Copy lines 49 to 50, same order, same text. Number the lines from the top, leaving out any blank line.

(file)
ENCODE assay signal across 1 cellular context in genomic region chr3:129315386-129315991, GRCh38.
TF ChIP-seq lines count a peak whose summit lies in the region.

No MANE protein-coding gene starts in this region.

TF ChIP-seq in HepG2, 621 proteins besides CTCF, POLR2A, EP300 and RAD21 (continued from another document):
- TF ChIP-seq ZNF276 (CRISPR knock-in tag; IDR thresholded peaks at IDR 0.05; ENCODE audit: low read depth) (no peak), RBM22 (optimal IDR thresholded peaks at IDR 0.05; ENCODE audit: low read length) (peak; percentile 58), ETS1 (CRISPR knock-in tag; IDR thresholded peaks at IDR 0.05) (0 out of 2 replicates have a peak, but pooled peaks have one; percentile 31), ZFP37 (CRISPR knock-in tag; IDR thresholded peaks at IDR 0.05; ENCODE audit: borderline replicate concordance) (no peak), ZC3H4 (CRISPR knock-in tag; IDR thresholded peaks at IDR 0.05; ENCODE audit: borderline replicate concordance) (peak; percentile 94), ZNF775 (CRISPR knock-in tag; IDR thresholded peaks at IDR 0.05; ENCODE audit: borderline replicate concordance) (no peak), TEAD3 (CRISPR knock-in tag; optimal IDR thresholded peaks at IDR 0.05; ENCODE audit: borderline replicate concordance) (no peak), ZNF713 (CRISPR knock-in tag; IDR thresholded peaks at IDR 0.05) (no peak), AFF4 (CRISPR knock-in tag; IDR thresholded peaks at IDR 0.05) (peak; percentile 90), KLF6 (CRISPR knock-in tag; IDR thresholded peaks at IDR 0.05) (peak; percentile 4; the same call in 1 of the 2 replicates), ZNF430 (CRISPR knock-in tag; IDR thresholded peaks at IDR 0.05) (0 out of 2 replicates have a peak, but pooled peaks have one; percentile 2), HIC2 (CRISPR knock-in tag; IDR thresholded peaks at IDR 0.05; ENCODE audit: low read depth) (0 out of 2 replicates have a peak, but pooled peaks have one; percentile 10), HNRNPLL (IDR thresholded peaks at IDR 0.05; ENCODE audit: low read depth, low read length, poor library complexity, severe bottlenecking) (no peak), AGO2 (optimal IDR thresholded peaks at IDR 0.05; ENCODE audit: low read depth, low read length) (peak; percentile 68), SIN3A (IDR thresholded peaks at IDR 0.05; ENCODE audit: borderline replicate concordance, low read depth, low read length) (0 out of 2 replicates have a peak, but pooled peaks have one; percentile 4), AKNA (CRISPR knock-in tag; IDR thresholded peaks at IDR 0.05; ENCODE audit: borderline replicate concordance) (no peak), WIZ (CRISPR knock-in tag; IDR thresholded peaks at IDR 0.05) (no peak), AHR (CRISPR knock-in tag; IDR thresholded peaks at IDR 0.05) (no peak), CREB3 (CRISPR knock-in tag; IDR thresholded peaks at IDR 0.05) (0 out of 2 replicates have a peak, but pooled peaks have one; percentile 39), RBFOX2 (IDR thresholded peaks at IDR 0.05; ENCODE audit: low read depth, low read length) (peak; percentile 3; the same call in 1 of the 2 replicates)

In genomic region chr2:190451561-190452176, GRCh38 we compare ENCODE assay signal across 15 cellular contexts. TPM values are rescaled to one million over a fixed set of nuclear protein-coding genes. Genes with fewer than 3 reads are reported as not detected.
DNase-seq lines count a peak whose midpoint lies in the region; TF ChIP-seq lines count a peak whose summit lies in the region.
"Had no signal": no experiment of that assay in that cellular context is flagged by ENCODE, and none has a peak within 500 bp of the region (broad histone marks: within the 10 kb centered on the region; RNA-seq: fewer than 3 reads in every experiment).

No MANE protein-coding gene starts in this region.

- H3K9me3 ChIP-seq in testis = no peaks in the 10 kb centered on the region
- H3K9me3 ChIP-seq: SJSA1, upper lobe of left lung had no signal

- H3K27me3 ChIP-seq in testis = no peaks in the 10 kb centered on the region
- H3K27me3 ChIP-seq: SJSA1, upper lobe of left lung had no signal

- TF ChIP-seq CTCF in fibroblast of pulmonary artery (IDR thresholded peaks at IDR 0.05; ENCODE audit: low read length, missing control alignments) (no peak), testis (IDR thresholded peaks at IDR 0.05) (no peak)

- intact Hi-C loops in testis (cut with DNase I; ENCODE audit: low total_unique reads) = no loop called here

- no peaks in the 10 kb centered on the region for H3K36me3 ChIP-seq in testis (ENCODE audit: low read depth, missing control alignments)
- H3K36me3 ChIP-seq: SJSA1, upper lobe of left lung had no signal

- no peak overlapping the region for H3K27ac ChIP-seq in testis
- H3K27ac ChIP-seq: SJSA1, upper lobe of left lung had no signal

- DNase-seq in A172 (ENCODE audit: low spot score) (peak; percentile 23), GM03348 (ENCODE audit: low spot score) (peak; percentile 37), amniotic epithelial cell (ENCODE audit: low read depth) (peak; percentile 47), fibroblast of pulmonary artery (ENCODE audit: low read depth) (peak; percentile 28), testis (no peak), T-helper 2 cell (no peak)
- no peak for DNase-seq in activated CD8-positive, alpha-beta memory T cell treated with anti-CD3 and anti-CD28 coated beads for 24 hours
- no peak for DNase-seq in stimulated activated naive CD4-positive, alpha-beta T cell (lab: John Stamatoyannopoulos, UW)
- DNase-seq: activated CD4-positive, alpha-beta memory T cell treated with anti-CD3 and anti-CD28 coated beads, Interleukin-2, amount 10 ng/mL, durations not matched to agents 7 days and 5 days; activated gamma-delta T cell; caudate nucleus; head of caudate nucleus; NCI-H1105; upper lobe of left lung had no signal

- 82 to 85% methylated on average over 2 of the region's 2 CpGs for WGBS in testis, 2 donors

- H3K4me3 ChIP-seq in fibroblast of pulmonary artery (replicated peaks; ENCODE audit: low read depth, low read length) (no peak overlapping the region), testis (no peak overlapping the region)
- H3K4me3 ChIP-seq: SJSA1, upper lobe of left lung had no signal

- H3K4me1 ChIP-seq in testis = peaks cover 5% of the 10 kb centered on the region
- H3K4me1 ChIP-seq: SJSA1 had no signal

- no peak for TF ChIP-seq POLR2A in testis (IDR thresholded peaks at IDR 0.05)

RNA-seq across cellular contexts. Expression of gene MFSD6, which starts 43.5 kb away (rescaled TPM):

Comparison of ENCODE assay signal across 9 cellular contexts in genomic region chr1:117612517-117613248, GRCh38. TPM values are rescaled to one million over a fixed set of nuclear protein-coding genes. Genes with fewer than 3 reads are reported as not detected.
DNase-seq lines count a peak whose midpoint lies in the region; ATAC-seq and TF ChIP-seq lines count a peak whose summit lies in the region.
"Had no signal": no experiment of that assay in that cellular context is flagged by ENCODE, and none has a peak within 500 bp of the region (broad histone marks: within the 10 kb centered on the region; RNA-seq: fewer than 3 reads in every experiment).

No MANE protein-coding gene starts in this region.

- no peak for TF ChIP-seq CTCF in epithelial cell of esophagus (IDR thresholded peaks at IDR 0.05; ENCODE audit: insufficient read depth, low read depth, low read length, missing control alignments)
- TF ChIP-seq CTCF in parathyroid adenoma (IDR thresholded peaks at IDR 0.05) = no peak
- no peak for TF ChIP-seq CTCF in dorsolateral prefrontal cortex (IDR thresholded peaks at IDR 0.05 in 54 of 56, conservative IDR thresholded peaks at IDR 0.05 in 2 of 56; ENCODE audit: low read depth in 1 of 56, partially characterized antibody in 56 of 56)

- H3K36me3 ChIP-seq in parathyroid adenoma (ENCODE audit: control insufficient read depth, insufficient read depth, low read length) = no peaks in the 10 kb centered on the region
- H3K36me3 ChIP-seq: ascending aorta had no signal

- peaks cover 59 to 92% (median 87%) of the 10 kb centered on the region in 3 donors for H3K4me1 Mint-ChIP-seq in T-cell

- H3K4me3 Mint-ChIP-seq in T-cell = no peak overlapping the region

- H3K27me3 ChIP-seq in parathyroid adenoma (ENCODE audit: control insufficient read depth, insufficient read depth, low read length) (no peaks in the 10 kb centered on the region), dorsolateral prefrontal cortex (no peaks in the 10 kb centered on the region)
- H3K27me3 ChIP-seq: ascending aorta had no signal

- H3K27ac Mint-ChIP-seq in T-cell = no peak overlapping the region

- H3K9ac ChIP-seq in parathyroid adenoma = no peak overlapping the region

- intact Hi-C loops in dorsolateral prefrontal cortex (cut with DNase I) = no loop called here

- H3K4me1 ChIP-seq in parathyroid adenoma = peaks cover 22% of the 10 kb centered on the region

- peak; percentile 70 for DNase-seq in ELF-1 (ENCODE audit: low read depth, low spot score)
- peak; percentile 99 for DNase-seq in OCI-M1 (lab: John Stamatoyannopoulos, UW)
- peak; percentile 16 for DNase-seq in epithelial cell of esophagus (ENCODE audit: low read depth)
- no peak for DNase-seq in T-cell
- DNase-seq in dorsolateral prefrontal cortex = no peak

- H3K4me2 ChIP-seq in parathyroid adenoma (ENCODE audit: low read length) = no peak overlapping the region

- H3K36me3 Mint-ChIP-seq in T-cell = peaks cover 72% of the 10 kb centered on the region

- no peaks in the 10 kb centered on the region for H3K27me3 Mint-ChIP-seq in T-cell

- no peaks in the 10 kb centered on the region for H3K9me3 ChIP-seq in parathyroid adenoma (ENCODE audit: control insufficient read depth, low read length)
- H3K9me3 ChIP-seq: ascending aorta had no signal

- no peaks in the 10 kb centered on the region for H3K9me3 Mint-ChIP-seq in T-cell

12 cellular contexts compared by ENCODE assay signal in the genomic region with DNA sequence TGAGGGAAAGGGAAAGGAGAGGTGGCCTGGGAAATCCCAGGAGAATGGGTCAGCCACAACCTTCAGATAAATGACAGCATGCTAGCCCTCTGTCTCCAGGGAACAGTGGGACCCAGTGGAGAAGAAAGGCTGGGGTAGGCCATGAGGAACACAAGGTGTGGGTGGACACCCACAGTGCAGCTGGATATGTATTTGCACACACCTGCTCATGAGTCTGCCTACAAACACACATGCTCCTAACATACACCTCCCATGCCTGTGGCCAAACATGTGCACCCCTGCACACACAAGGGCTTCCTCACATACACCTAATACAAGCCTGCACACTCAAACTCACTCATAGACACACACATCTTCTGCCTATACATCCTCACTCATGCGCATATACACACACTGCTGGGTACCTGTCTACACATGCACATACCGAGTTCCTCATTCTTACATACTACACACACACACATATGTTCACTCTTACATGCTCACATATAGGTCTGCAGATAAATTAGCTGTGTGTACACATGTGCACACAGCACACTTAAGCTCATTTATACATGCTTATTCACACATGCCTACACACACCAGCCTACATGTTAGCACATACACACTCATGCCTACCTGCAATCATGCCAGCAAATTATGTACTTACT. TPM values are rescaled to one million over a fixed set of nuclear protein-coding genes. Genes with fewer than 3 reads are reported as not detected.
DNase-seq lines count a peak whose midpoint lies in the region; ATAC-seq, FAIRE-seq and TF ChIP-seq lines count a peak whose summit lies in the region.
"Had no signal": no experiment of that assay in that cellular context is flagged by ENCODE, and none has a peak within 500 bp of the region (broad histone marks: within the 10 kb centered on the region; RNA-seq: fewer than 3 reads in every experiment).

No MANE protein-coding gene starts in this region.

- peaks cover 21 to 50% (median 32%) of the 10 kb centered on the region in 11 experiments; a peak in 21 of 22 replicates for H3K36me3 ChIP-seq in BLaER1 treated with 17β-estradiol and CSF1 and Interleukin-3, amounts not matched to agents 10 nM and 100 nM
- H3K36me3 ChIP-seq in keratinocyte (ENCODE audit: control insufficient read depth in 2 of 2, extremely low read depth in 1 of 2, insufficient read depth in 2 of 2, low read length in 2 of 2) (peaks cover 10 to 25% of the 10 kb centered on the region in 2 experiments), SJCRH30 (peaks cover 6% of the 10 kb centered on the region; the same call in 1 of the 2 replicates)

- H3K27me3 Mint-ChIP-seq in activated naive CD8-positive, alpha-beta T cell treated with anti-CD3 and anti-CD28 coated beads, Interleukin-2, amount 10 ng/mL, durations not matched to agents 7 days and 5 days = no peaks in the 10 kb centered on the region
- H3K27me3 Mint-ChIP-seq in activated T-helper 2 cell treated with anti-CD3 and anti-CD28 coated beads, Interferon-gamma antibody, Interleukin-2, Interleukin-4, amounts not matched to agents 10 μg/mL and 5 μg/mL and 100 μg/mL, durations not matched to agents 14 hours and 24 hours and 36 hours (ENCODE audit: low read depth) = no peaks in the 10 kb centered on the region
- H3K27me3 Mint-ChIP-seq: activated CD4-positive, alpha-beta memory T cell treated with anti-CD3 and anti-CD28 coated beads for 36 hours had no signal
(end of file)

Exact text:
- peak; percentile 99 for DNase-seq in OCI-M1 (lab: John Stamatoyannopoulos, UW)
- peak; percentile 16 for DNase-seq in epithelial cell of esophagus (ENCODE audit: low read depth)